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Summer Reads – The Humidity Edition

July 30, 2019 Sara 0 Comments

Welcome to The Art of Landing’s Summer Round Up – 2019!

In keeping with last year’s summer round-up, this year’s summer reads involve a steady plowing through my TBR pile and reading lots of women authors and loving every minute of it. Here’s a short stack of what’s been keeping me happy as the humidity keeps my skin “glowing” and my hair fluffing.

100 Times: A Memoir of Sexism, by Chavisa Woods

This book, which began as a series of Facebook posts, through which Woods cataloged her experiences with sexism, sexual discrimination, and assault, reveals an overwhelming truth: for most women (cis and trans), sexual violence is rarely an isolated incident. Woods gives us candid, intimate insight into just how pervasive sexism is – it is so “normalized” we often don’t even notice it. Through 100 personal stories that occasionally give way to cultural criticism, Woods chronicles being a victim of attempted rape; workplace discrimination; physical violence; even strange men, while hitting on her, telling her she needs to shave her legs! 100 TIMES is a powerful exploration of systematic sexism, and despite the often triggering subject matter, it is mesmerizing. It’s also infuriating and necessary.

Side Chick Nation, by Aya de Leon

I don’t read much by way of heist fiction, but Side Chick Nation has a lot more going on than just fast-paced crime. De Leon packs a healthy dose of feminism, sex positivity, and romance into the fourth in her Justice Hustler series, and her protagonist, Dulce, is the right balance of street smart and naive. Set in Puerto Rico during and after Hurricane Maria, de Leon deftly weaves political commentary into her compelling narrative.

Why Karen Carpenter Matters, by Karen Tongson

Until I picked up this book, the bulk of my knowledge about Karen Carpenter came from an after-school special about eating disorders. But Karen Tongson, named after the beloved pop icon, argues persuasively for Carpenter’s much larger impact on the world. As she digs into the “white-washed” sound of “normalcy,” Tongson uncovers why The Carpenters’ “musical fantasies” had profound impact on her as an LGBTQ person of color — and how she’s not alone in this regard. This slim book is quirky and fun, even as it digs into the destructive perfection that ultimately claimed Karen Carpenter’s life. She writes: “Karen Carpenter was my gateway… Straight as she seemed, again, in all senses of the word, Karen was the original coordinate for my queerness.” Close to You will sound totally different after you’ve been inside these pages.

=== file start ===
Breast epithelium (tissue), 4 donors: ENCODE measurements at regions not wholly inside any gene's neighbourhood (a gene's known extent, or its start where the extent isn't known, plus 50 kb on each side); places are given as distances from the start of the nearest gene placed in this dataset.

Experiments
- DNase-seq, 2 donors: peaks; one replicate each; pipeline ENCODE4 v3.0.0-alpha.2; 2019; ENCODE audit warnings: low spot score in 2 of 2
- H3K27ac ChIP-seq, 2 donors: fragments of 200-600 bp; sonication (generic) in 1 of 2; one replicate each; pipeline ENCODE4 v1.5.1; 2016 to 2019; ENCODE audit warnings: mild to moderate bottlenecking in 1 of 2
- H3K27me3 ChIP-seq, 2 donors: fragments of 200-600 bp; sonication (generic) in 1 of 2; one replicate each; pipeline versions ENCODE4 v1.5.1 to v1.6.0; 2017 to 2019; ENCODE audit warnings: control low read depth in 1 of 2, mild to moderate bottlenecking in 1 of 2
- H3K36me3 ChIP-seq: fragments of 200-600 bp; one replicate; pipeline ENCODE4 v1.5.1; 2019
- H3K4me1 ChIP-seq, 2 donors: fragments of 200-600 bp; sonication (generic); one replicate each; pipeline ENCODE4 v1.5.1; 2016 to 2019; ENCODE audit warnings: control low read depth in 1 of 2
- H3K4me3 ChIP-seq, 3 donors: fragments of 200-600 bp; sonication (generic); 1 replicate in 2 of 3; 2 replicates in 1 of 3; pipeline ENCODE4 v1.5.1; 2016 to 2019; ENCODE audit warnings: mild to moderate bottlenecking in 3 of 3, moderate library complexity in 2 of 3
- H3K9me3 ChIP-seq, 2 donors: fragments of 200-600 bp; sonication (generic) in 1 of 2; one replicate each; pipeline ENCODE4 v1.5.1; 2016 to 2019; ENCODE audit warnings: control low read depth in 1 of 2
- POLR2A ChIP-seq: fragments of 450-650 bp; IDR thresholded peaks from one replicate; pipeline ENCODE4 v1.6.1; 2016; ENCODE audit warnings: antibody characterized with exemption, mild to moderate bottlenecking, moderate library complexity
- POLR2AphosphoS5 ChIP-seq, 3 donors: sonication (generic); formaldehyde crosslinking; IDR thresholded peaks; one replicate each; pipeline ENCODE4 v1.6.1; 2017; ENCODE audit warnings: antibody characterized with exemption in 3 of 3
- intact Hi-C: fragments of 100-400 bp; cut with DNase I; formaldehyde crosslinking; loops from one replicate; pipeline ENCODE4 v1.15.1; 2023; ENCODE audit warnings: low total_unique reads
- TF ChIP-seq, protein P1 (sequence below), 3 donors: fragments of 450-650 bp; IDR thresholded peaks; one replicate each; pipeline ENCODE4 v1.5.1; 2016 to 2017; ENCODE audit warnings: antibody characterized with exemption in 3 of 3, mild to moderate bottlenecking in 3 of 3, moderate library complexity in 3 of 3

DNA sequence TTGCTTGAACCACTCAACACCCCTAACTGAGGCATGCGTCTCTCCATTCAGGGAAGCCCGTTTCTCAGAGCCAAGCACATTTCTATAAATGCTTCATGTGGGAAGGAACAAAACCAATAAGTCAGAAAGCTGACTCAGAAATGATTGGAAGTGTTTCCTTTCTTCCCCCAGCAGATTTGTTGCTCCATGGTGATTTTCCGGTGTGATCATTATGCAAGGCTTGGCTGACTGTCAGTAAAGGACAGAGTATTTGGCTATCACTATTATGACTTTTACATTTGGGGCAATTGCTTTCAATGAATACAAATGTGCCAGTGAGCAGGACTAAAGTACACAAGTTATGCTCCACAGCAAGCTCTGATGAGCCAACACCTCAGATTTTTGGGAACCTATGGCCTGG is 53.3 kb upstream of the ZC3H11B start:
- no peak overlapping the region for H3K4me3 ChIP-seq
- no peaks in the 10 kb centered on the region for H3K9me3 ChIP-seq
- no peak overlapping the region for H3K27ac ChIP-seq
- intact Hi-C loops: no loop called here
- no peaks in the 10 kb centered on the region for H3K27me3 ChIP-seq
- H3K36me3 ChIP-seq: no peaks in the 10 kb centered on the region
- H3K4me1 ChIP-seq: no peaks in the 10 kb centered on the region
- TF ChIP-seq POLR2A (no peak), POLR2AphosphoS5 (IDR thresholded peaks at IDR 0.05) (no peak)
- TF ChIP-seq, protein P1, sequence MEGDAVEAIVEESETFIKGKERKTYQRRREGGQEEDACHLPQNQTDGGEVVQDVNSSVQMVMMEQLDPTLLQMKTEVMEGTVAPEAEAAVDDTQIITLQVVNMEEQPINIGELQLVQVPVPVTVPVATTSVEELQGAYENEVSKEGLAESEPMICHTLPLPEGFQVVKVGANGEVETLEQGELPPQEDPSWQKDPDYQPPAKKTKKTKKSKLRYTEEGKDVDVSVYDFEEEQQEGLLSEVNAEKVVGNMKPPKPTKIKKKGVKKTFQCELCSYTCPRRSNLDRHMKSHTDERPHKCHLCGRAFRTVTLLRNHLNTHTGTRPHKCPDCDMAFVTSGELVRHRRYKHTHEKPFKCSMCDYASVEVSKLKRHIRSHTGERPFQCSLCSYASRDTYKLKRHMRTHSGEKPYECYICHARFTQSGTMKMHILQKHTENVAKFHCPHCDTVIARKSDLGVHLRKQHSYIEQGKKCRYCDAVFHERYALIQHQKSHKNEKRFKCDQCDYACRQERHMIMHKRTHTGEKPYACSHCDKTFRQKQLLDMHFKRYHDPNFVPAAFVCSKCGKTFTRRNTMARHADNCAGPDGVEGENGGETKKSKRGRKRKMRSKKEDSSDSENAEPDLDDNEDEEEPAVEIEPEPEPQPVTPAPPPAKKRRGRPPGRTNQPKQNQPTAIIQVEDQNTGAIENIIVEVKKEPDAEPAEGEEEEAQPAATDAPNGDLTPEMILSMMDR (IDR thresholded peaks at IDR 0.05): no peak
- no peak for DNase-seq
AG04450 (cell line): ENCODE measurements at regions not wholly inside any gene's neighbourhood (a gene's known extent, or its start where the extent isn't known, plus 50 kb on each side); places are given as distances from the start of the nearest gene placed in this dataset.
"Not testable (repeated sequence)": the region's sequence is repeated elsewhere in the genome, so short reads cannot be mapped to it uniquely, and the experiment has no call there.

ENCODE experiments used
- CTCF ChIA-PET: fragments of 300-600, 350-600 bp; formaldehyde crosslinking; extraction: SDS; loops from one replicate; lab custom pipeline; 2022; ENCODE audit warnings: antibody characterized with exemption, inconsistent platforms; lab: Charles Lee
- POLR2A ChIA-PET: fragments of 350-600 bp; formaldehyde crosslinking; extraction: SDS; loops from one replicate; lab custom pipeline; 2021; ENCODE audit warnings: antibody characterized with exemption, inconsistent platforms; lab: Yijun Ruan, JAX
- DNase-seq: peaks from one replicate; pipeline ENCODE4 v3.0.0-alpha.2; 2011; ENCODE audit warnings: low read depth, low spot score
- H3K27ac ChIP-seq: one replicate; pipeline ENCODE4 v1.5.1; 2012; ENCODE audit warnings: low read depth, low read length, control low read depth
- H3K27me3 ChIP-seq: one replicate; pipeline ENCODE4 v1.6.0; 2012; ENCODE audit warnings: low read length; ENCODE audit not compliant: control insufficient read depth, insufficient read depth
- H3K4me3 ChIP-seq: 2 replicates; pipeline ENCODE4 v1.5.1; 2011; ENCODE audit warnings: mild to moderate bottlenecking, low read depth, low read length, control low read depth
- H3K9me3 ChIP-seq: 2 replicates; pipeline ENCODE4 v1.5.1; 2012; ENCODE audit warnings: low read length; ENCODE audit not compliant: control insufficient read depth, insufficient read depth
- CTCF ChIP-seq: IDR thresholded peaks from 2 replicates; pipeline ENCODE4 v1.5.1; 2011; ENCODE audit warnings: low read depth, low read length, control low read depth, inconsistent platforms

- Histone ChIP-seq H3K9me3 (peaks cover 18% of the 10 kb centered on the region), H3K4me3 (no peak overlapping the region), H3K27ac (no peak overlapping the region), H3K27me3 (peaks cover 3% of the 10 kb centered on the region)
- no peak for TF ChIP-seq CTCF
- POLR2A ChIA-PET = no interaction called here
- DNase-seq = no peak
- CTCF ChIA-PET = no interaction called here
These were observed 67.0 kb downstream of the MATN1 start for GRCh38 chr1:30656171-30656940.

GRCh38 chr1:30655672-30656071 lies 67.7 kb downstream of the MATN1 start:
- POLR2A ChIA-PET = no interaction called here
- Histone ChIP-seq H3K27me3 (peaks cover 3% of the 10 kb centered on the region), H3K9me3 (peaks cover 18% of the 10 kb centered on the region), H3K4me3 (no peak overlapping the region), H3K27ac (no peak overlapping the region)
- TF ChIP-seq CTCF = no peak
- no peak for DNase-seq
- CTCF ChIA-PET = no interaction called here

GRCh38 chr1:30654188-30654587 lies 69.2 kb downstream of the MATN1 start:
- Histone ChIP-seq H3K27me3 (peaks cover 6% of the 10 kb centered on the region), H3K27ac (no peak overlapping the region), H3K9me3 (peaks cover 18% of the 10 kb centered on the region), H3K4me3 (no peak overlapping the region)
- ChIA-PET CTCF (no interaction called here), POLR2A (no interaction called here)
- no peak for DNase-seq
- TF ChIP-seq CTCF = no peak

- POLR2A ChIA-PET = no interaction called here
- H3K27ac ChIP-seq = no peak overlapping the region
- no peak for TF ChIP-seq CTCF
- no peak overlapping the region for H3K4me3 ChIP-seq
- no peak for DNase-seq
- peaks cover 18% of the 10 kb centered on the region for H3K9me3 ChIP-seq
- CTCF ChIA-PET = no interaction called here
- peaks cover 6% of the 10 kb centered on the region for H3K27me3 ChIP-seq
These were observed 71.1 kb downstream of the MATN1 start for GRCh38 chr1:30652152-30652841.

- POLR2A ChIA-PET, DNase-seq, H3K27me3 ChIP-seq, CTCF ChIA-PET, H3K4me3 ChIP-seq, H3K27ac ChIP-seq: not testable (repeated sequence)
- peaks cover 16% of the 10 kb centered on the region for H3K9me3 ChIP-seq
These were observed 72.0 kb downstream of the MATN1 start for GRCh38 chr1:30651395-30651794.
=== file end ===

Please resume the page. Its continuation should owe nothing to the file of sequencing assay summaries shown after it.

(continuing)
Right after the Weather, by Carol Anshaw

A fascinating meditation on violence of all kinds, and especially how each action we take influences the following events of our live, narrated by a 40-something theater lesbian who can’t quite get a firm grasp on adulthood. Unflinching and spare, with a lingering impact, I’ll have a longer review of Right after the Weather out at Lambda Literary soon.

The Last of Her Kind, by Sigrid Nunez

It’s easy to fall into this seductive and smart novel, about two women from decidedly different backgrounds who become college roommates and ultimately friends in the late 1960s. After a falling out ends their friendship, one is convicted of a violent crime, and the other spends the rest of her years unraveling the impact their friendship has had on the trajectory of her life. Get ready for a hearty but subtle dosing of literary, race, and class politics worked into gorgeous prose and an evocative heaping of hard-edged nostalgia as the plot twists and twists again, leaving the reader with plenty to linger on.

A Wrinkle in Time, by Madeleine L’Engle

I like to revisit a classic or two each year, and since I’m working with a client on a time-travel novel, this one seemed an appropriate choice. As smart and enthralling as ever.

Summer of ’69, by Elin Hilderbrand (not pictured)

Not pictured, because I listened to it on audio (My first)! Pretty sure this would have annoyed me as a print read, but via audiobook, I couldn’t help be sucked into the dazzling, privileged world of the Foley-Levin sisters as they navigate Nantucket and Martha’s Vineyard during the summer of 1969. History collides with their emotional narratives, producing a lovely exploration of that politically charged year. I couldn’t stop listening eager for its final, satisfying word.

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What are you reading this summer?

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